For centuries, Christ Mass was celebrated as a whole season beginning with Christmas Eve. On the eve because Moses said ‘an evening and a morning were the first day’. Hence for early Jews, a day began at six in the evening and ran until six the following evening. This ancient method of timekeeping is also used in Swahili.
What is well known by historians is that neither Christ nor his apostles celebrated their birthdays. The idea of birthdays, candles and cakes is rooted in magic. The Greeks and Romans believed that guardian spirits attended the birth of a person and watched over them for life. The custom of lighted candles also came from the Greeks who offered lit up cakes in the shape of the moon and stars to Artemis who would grant them their wishes.
Predating Christmas, is Chanukka. Sometimes written Hanukka. The Jewish calendar is based on the lunar cycle, so Hanukkah can fall anywhere from November 28th to December 26th.
Chanukkah is celebrated for eight days and nights, beginning on the 25th day of the Jewish month of Kislev.
After Alexander the Great, Babylonia, Anatolia, Persia, the Levant, Mesopotamia, what is now Kuwait, Afghanistan, parts of Pakisatan & Turkmenistan were under the Seleucid Empire. After the emperor, Antiochus forbade Jewish religious practice, a rural Jewish priest, Mattathias the Hasmoen, sparked a revolt by refusing to worship the Greek gods.
Mattathias killed a Hellensistic Jew who stepped forward to offer a sacrifice to an idol in Mattathias’s place. He then fled with his five sons into the wilderness of Judah. In 166 BCE, a year after Mattathias’s death, his son Judas Macabee led an army of dissidents into guerrilla warfare against hellenistic Jews – they destroyed pagan altars in villages, circumcised boys & became outlaws.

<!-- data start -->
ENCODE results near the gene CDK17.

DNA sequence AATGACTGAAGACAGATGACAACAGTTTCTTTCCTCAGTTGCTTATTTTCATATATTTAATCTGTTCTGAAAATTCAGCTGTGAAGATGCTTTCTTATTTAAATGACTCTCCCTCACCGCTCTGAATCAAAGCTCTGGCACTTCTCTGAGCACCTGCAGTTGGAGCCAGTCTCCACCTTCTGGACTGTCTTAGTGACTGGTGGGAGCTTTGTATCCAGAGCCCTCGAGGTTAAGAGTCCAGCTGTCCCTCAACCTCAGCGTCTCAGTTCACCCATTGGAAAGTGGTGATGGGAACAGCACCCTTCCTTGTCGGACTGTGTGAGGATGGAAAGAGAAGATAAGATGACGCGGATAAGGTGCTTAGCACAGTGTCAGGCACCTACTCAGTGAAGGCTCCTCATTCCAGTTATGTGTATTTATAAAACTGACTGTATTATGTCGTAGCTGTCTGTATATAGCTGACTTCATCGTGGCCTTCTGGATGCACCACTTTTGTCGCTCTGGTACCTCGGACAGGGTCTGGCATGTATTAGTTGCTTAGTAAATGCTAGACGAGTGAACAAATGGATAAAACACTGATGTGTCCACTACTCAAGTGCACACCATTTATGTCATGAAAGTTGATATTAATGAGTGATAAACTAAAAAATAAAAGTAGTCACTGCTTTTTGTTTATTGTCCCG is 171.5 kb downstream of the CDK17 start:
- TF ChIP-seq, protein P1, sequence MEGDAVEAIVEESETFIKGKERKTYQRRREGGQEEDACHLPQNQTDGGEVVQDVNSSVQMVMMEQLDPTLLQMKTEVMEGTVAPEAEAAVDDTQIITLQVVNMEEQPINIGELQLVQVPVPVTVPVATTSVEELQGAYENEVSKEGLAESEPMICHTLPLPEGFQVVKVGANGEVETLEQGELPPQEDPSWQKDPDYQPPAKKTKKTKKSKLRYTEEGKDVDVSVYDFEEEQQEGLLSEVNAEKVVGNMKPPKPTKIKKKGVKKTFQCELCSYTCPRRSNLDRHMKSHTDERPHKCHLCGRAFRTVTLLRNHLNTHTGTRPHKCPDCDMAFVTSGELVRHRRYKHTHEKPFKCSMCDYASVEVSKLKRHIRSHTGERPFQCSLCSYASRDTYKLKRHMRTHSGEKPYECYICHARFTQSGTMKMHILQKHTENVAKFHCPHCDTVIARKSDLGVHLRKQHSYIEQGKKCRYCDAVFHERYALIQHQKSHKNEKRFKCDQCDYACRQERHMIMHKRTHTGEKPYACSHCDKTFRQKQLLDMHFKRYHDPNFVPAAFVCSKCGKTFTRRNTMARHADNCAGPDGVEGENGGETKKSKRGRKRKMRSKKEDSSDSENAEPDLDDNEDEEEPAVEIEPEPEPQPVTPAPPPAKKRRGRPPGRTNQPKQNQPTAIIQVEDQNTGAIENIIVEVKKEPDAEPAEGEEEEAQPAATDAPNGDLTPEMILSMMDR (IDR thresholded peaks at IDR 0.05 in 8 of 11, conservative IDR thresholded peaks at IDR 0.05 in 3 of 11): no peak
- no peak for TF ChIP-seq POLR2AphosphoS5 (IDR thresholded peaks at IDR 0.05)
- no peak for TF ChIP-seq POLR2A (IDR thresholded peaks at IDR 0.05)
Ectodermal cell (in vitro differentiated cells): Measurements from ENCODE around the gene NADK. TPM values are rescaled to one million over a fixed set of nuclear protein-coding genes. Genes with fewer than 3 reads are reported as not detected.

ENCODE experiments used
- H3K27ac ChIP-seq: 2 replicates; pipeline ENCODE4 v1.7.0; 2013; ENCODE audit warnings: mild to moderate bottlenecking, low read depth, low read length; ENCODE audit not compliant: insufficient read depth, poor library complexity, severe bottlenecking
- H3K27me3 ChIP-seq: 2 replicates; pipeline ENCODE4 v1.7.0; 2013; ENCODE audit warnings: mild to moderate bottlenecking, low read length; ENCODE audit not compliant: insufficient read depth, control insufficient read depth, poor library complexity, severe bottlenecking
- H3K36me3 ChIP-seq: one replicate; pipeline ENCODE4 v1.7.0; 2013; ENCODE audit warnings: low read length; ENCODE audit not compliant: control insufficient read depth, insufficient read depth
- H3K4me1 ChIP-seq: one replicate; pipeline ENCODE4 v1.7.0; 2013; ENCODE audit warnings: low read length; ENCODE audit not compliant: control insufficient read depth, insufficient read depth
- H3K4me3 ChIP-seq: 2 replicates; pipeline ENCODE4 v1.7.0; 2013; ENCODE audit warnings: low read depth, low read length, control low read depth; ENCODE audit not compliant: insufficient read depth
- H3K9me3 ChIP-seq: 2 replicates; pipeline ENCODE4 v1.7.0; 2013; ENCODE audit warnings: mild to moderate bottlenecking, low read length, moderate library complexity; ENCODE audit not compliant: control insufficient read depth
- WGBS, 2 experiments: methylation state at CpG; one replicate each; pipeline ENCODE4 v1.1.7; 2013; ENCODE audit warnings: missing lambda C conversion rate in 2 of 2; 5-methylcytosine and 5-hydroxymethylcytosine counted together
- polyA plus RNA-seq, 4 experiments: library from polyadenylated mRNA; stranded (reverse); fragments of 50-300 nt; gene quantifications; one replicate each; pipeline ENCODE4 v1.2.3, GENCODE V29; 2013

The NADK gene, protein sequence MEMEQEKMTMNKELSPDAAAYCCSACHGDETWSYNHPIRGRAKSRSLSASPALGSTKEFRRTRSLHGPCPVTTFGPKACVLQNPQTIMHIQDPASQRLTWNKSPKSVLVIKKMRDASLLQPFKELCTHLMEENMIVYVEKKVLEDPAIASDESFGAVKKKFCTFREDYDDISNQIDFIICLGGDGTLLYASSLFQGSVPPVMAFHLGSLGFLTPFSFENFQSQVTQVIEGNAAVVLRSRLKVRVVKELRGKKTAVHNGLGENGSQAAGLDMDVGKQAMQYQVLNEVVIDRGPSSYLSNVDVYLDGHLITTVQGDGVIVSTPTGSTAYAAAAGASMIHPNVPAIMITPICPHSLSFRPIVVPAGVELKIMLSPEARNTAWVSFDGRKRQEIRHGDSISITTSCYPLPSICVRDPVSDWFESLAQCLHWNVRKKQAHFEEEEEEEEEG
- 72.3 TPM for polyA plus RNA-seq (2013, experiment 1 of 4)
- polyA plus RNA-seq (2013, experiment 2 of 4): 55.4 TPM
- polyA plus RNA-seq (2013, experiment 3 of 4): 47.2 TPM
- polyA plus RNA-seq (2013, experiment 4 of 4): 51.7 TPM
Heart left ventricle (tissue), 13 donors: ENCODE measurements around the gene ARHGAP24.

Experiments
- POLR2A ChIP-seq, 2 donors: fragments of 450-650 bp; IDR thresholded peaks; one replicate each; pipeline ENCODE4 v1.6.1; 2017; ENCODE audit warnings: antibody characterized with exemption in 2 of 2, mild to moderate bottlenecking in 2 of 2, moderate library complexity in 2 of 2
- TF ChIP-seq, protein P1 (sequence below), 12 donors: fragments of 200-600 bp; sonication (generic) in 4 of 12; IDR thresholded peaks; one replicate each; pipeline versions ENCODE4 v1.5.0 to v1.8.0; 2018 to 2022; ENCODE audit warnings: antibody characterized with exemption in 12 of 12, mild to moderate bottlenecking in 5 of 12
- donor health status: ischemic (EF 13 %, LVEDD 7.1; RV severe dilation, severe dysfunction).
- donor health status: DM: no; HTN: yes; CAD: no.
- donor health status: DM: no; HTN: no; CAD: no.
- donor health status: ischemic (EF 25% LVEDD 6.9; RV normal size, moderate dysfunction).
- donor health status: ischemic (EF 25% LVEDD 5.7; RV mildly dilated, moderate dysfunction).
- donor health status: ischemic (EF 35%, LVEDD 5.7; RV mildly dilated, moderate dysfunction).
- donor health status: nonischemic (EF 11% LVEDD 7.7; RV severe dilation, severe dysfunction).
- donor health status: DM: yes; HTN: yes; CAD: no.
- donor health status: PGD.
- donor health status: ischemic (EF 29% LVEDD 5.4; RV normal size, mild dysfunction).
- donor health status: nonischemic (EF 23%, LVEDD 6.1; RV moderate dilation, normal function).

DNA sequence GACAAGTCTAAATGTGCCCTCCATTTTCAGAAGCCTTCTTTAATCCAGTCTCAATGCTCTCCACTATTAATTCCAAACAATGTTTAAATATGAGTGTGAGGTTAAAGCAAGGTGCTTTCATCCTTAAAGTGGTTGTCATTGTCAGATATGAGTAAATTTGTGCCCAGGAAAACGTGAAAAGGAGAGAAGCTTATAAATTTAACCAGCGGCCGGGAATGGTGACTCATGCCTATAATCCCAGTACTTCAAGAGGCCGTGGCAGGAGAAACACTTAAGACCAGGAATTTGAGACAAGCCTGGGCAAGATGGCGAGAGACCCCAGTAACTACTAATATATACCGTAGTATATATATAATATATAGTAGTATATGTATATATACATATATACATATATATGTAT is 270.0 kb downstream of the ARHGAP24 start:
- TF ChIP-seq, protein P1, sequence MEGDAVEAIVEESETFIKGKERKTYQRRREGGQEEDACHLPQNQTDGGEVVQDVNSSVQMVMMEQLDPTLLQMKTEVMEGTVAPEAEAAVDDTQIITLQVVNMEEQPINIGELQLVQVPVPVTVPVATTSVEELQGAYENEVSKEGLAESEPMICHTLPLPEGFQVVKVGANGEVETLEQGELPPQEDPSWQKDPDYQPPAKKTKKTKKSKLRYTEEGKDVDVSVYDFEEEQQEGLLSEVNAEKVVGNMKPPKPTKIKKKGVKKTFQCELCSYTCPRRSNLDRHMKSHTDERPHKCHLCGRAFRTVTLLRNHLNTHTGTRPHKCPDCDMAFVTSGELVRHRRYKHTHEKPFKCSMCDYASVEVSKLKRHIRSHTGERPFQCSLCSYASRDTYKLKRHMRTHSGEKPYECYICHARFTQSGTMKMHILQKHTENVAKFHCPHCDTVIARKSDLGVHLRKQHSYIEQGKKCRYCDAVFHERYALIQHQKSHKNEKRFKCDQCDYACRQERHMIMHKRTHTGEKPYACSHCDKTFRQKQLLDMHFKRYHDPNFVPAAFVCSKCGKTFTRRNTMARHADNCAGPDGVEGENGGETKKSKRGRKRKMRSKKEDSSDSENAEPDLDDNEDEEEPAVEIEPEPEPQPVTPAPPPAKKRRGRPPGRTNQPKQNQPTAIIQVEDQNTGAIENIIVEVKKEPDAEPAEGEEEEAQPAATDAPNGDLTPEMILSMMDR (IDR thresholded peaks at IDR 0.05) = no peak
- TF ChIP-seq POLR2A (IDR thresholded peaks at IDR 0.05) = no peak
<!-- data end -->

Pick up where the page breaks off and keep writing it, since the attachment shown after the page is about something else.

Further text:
Macabee means hammer in Hebrew. The Macabees then ritually cleansed the temple, reestablishing traditional Jewish worship. The Selucid army returned to Syria after Antiochus’s death and religious freedom was restored.
It is said, at the rededication of the second temple in Jerusalem, a small sealed and therefore pure jug of oil was found that had only enough oil for a day. But, that the wicks of the menorah burned for eight days, by which time more oil could be procured.
Recent studies by Dr Secunda, professor of Judaism claim that lighting of the holy candles is heavily influenced by Zoroastrianism. It is written, that an unnamed Achaemid king of the Zoroastrian Persian Empire of the time, impressed by the miracle of the oil, enclosed and made the place sacred.
Since the Jews already considered the space sacred and central to the Zoroastrian religion is the veneration of fire as a symbol of purity, the light of god and the illumination of the mind, it was the Zoroastrian tradition that elevated the restoration of the fire on the altar. Josephus, towards the end of the first century CE, writes that Jews refer to Chanukah as ‘the Festival of Lights’. Indeed in the classical Rabbinic sources, there is no reference to the kindling of Chanukka candles. In these sources, Chanukka, the official start of the winter season, is a festival on which fasting and mourning are prohibited.
So what of New Years? They all fall at different times too. The Chinese, Islamic, Sikh & Hindu New years do not fall on January first. Yet, it doesn’t matter. The Vikings, Victorians, modern consumers and profiteers have all left their mark on the season to be merry. But that is the nature of integration and acceptance.
What I’ve gleaned from all this talk about the gods amidst the wilderness, is that there are many ways to celebrate the Christmas holidays and that they are all man made and correct. Feast with your fellows and do something magical together. Like being compassionate to the planet, it’s plants and all its creatures.
We’ve been reading ‘mythos’ by Stephen Fry, a dazzling, entertaining and herculean task of retelling the story of the ancient Greek gods.